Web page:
Kony 2012 went viral on March 7th2012.
Kony 2012 is a half-hour documentary that is supported by Invisible Children, a charity that was co-founded by Jason Russell, in 2005, to fight African war atrocities. The video is based on Joseph Kony, with the specific aim to make him famous, not in celebration but to make the world aware of his crimes and to fight for his arrest.
Kony, the leader of the Lord’s Resistance Army has abducted children and forced the boys to kill their parents and turned the girls into sex slaves, is at the top of the International Criminal Court’s ‘Most Wanted List’.
The Lord’s Resistance Army, Kony’s enterprise, has been moving through the countries of Africa and is now based in Uganda. The boy soldiers are encouraged to murder their parents and families, mutilating them in ways too horrific to describe. Survivors will be as badly scarred on the outside as the inside.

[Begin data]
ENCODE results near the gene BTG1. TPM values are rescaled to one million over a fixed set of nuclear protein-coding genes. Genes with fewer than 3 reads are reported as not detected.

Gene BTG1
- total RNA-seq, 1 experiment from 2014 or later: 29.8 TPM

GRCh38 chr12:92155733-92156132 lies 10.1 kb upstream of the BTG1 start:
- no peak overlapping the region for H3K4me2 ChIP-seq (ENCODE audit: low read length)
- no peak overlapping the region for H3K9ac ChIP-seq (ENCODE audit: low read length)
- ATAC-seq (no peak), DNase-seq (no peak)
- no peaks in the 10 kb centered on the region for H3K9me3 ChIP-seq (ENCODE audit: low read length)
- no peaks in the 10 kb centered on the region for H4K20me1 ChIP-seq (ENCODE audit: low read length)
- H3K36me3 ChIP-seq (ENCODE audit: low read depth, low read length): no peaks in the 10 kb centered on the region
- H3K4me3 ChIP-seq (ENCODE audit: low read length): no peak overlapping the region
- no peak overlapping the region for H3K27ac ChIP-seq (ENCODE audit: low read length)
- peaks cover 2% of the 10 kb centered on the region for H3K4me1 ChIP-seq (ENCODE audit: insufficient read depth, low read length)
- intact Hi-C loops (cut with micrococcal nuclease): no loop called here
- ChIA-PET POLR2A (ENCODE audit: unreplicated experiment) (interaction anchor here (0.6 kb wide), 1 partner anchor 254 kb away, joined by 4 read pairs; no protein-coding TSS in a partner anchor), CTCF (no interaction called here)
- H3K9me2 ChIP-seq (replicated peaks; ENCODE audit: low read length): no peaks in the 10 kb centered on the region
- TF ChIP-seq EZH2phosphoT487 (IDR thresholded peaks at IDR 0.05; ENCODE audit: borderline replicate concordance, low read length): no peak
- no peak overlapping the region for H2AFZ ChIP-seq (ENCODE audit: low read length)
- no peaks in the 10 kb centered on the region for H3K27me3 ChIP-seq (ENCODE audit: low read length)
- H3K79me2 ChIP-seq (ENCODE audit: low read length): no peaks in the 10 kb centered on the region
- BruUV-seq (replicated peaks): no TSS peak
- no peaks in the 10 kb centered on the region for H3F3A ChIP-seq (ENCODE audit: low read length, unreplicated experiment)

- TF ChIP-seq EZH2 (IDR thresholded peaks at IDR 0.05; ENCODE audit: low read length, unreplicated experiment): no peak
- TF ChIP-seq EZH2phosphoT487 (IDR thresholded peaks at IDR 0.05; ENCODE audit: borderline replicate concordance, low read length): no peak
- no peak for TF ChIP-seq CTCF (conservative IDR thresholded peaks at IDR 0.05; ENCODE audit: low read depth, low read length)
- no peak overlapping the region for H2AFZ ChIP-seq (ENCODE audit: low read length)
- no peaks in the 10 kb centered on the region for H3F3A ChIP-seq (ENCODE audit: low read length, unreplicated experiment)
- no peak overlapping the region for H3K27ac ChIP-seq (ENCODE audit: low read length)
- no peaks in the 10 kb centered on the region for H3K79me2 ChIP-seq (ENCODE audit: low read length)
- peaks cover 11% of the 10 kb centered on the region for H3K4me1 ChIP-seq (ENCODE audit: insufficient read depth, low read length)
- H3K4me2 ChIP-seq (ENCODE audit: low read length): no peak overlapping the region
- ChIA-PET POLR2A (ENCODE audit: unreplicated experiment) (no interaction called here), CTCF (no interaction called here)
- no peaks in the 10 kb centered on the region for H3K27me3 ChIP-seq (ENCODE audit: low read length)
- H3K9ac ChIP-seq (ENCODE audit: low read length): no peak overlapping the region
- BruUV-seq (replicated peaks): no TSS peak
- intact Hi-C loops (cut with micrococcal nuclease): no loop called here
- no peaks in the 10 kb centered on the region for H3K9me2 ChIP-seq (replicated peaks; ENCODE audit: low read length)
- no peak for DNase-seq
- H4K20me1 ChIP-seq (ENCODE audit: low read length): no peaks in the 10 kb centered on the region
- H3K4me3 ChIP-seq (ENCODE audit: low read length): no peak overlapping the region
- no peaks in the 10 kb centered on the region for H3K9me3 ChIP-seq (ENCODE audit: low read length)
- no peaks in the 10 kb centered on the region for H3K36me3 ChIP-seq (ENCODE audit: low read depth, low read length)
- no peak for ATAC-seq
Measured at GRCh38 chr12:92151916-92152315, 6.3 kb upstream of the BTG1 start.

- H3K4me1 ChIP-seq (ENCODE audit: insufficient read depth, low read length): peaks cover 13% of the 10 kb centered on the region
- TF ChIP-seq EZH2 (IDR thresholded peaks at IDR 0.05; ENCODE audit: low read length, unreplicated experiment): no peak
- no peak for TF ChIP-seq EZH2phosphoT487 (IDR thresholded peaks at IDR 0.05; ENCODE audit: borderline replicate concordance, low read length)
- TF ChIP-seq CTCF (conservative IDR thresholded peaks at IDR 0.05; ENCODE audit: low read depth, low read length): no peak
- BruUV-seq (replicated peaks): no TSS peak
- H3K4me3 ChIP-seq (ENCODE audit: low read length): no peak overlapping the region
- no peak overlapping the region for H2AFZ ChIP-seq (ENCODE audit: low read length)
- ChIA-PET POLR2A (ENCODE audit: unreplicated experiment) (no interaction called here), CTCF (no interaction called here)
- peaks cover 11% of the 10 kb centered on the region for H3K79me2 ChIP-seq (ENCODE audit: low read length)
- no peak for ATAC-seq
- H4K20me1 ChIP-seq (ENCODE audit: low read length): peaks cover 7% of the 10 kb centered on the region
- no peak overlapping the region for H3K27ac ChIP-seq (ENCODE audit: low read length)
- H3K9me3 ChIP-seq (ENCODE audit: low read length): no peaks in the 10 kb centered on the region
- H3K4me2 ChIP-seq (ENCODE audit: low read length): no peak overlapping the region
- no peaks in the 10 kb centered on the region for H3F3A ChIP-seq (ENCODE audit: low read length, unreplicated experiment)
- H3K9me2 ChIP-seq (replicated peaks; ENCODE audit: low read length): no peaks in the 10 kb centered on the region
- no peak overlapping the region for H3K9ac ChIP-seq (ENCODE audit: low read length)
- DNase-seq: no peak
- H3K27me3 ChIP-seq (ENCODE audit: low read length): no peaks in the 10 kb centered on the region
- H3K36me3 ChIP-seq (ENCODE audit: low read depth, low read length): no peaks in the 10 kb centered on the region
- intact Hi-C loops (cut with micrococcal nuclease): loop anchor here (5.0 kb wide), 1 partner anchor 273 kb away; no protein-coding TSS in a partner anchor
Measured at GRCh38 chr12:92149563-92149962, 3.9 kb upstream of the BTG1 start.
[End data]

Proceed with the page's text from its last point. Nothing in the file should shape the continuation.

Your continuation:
On April 20th 2012, when the sun goes down the world will Cover The Night. Posters, t-shirts, banners will be displayed throughout the western cultures in a massive attempt to make Kony famous. In the 5 days running up to April 20th, People are urged to sign the Pledge and to create more media coverage. Sample tweets have been emailed world-wide to encourage people to appeal to world leaders to arrest Kony and put an end to his tyranny.
These appeals are made through Twitter and Facebook and other social media. This campaign has benefited on a huge scale from social networking sites, like Twitter. The Invisible Children organisation has been able to reach millions of people, in different countries, cultures and societies with just a push of a button.
Social Media like Twitter, Facebook, YouTube and Tumblr have allowed wider access for charitable organisations such as Invisible Children and campaigns like Kony 2012. They can reach a worldwide audience and spread their beliefs quickly.
Answer to my question? YES.